Settlement Reached In Case Involving WCDC, Ex-Employee

SNOW HILL – A federal civil suit filed earlier this year by a former Worcester County Developmental Center (WCDC) employee against the agency and a handful of its management staff, citing an alleged long pattern of intimidation and discrimination that ended with her wrongful termination in September 2008 was dismissed late last week although the terms of the settlement remain confidential.

Former WCDC employee Jometta Johnson, through her attorneys, in February filed suit against the agency and two of her former supervisors alleging race discrimination, retaliation, assault and battery and others including Americans with Disabilities Act (ADA) violations. According to the original complaint, Johnson was fired on September 25, 2008 after an alleged final act of discrimination and retaliation by her supervisors.

Last week, attorneys for the plaintiff filed a formal notice of voluntary dismissal, essentially dropping the case, although the terms of any settlement reached have not been made public.

“The parties, through counsel stipulate that this matter, including all claims, cross claims and third-party claims, asserted or merely potential, is dismissed with prejudice with each party to bear his or her own costs,” the formal stipulation of dismissal reads.

Ashley Bosche, co-counsel for Johnson, said this week the terms of the dismissal were confidential and could not be made public. The original complaint compelled the court to enter a judgment in favor of Johnson for an undisclosed amount of punitive and compensatory damages and enter an injunction compelling the WCDC to reinstate Johnson and prohibit the agency from further discrimination and retaliation, or, in the alternative, compel the WCDC to compensate Johnson with front-pay.

Johnson was hired in January 2008 as day program manager, a supervisory position. She has a master of arts in human services, but had not worked with individuals with disabilities. However, her employee performance appraisal confirms she was eager to learn and not afraid to ask questions. According to the complaint, her supervisor, Borzager, was unhelpful and brusquely informed Johnson she did not have time for her questions or requests for constructive feedback.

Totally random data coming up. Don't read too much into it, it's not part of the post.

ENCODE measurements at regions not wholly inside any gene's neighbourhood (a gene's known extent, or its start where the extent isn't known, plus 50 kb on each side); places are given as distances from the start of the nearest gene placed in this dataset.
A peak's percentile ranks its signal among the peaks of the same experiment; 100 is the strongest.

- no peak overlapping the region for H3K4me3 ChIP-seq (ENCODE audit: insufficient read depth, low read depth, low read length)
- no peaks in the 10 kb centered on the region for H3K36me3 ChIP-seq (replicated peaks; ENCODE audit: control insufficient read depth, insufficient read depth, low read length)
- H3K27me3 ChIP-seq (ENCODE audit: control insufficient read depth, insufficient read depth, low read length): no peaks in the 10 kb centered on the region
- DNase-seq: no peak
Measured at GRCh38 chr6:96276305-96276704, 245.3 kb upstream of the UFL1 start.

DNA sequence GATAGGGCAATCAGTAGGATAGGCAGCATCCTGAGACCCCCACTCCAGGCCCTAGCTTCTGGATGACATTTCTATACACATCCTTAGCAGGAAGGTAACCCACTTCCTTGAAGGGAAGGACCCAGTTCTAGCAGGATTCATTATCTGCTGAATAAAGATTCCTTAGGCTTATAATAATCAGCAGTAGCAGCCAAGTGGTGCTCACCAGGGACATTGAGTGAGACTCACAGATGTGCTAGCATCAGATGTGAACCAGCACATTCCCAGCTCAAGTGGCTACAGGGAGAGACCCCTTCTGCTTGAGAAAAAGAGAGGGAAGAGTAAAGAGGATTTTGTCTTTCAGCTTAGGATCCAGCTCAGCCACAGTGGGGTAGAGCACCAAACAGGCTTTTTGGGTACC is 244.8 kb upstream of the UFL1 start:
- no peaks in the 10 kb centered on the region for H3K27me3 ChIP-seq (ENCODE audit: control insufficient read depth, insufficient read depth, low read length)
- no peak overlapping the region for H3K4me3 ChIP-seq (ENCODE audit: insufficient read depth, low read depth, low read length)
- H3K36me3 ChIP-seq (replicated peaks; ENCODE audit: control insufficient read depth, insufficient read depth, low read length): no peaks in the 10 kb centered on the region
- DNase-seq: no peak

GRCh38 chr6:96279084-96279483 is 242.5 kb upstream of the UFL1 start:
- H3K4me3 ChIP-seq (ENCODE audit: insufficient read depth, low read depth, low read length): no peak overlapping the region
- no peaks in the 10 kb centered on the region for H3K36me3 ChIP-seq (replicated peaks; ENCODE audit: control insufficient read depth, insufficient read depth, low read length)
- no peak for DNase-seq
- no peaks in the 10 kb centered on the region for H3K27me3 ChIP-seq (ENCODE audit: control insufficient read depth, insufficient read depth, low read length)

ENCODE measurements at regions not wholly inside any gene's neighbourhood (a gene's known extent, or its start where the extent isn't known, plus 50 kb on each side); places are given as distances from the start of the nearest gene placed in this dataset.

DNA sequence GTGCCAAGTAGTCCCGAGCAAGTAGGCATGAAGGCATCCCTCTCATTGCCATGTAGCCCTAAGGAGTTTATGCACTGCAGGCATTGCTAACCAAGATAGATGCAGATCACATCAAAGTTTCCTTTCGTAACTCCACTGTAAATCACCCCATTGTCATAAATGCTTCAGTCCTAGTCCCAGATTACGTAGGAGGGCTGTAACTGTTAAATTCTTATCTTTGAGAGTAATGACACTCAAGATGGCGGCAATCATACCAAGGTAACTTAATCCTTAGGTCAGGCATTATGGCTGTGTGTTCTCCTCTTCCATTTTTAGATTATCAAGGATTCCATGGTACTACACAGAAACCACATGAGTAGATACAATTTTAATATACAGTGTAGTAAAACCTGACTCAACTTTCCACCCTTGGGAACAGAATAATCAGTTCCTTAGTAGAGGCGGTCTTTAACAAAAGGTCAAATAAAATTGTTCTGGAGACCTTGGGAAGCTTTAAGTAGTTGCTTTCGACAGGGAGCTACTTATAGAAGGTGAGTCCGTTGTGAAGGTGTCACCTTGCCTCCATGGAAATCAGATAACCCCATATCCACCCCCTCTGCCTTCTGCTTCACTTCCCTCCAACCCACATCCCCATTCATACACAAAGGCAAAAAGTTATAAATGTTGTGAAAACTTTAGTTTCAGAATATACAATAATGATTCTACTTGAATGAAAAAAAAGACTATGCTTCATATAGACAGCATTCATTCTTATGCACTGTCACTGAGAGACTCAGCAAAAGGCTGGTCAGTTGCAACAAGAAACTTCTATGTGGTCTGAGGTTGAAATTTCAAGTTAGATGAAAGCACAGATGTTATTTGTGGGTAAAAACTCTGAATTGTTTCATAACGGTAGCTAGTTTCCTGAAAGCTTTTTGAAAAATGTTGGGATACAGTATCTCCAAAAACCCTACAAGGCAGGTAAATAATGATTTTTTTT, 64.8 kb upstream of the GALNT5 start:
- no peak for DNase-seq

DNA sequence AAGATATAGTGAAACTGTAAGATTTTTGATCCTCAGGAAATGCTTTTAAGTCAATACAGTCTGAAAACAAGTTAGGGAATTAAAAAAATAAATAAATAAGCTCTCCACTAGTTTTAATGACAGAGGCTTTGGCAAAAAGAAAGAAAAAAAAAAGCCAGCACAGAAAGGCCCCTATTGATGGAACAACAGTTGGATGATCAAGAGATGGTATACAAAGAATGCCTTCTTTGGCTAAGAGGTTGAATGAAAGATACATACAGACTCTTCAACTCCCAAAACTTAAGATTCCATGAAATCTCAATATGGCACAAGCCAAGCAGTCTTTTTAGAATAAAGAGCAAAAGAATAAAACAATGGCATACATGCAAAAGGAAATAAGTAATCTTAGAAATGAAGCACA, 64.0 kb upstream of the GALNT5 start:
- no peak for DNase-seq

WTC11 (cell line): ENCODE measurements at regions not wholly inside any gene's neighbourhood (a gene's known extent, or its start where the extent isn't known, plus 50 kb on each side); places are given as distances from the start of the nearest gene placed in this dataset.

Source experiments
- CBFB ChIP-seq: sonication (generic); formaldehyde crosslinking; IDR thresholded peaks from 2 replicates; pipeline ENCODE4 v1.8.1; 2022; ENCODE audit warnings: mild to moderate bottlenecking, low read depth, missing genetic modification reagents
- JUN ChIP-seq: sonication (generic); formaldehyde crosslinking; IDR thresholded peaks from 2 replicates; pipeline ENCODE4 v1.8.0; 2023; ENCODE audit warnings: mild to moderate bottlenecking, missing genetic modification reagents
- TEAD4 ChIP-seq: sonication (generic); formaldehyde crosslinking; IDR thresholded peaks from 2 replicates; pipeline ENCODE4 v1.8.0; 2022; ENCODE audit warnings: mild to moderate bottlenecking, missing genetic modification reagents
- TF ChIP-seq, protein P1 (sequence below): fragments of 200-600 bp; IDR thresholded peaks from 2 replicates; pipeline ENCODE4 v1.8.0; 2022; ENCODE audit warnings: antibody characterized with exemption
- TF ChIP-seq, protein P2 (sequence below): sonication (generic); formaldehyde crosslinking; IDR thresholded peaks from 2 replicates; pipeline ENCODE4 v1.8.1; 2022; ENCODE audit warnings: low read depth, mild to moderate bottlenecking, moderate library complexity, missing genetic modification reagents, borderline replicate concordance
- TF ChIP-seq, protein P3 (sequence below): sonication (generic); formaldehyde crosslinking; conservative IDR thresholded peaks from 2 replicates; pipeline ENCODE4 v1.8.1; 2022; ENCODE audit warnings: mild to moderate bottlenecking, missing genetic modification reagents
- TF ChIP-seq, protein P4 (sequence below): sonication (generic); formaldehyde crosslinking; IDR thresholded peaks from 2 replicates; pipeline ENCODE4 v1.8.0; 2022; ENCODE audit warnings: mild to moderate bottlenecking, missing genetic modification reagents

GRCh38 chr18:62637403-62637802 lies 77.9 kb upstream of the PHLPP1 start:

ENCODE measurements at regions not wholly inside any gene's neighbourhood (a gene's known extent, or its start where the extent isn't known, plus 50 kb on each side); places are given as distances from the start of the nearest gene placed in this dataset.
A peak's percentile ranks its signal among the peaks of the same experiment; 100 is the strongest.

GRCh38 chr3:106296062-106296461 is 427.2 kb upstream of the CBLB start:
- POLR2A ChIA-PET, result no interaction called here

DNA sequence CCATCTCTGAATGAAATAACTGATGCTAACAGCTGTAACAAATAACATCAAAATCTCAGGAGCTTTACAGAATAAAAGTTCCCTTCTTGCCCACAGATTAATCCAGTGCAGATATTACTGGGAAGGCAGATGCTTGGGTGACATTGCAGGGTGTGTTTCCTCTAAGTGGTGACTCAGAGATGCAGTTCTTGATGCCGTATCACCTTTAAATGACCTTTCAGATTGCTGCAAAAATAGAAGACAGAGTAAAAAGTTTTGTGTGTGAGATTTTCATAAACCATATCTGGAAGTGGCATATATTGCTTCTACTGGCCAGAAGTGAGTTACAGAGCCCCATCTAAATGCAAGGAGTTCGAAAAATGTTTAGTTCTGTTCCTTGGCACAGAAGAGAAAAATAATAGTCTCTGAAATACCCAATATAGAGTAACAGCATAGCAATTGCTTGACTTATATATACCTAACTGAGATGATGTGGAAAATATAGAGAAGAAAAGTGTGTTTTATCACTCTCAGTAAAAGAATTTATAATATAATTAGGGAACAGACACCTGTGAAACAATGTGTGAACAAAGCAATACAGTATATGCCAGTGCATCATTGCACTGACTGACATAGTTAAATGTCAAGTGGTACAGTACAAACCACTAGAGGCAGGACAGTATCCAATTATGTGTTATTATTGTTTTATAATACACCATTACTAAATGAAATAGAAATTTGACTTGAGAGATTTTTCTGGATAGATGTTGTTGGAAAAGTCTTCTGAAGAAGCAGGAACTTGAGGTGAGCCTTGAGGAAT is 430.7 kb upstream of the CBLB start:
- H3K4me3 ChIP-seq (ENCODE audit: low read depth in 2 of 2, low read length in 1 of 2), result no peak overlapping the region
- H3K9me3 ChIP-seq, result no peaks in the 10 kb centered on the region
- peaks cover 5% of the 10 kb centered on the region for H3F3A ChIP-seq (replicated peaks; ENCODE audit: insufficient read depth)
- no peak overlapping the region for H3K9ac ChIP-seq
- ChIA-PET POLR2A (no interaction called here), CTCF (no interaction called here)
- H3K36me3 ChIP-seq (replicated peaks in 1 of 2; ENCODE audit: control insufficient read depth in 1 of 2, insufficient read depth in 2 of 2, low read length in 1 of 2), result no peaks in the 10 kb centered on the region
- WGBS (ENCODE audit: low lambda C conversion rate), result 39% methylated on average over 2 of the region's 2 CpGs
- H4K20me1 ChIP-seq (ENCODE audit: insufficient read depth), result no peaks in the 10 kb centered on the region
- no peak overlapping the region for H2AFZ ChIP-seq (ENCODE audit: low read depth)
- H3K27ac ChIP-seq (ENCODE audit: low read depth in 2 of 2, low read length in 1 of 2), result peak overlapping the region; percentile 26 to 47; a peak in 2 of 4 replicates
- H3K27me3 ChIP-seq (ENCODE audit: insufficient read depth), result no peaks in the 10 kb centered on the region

In April 2008, the friction between the two allegedly became physical when the supervisor “assaulted and battered Ms. Johnson without consequence.” One morning in April, a WCDC finance employee frantically ran to Johnson shouting a co-worker needed immediate assistance with a disabled individual. Johnson rushed in and saw the supervisor struggling with the disabled individual, rushed to her aid and commanded the individual to sit down, a command to which the individual complied.

However, the co-worker allegedly turned around angrily and forcefully grabbed both of Johnson’s arms and “proceeded to pull her first toward her and then push her away from her, almost forcing her to the ground while yelling ‘I didn’t need your help, I needed you to come and observe’.”

According to the complaint, Johnson immediately reported the alleged violent outburst to the executive director of WCDC, and also expressed her other concerns about co-worker’s refusal to answer her questions and her tendency to make abrasive and condescending remarks. The executive director allegedly made light of the incidents, claiming Johnson’s supervisor was under a lot of stress and would be in better mood when she got back from vacation.

According to the complaint, the pattern of abuse and harassment continued after that incident. Later in April 2008, Johnson was holding the door for her supervisor, who was pushing a disabled individual in a wheel chair, when she allegedly said, “Let’s run over Jometta’s feet with the wheelchair.” According to the suit, the remark placed Johnson in reasonable apprehension of an imminent battery. The supervisor, like all WCDC employees, knew Johnson suffered from chronic foot ailments and had recently received a cortisone shot in her right foot due to an inflammation.

Johnson allegedly battled back and forth with her supervisors about the type of shoes she was allowed to wear. At one point, the human resources manager, allegedly contacted Johnson’s doctor and asked him to rescind his note about the shoes. In another example, the WCDC leadership changed the agency’s dress code to include a paragraph about heel height directly related to Johnson.

The situation came to a head in September when Johnson arrived for work wearing the heeled shoes. Her supervisors allegedly told Johnson they were going to drive her to her car so she could go home and put on proper shoes. When Johnson refused and said she would find her own ride to her car, remarks were allegedly made that resulted in her termination and served as the catalyst for the suit.

“The pinnacle of the harassment of Ms. Johnson occurred seconds before Ms. Johnson’s termination when her supervisor yelled “get your black [expletive deleted] in the van right now or you will be terminated’,” the original complaint read.

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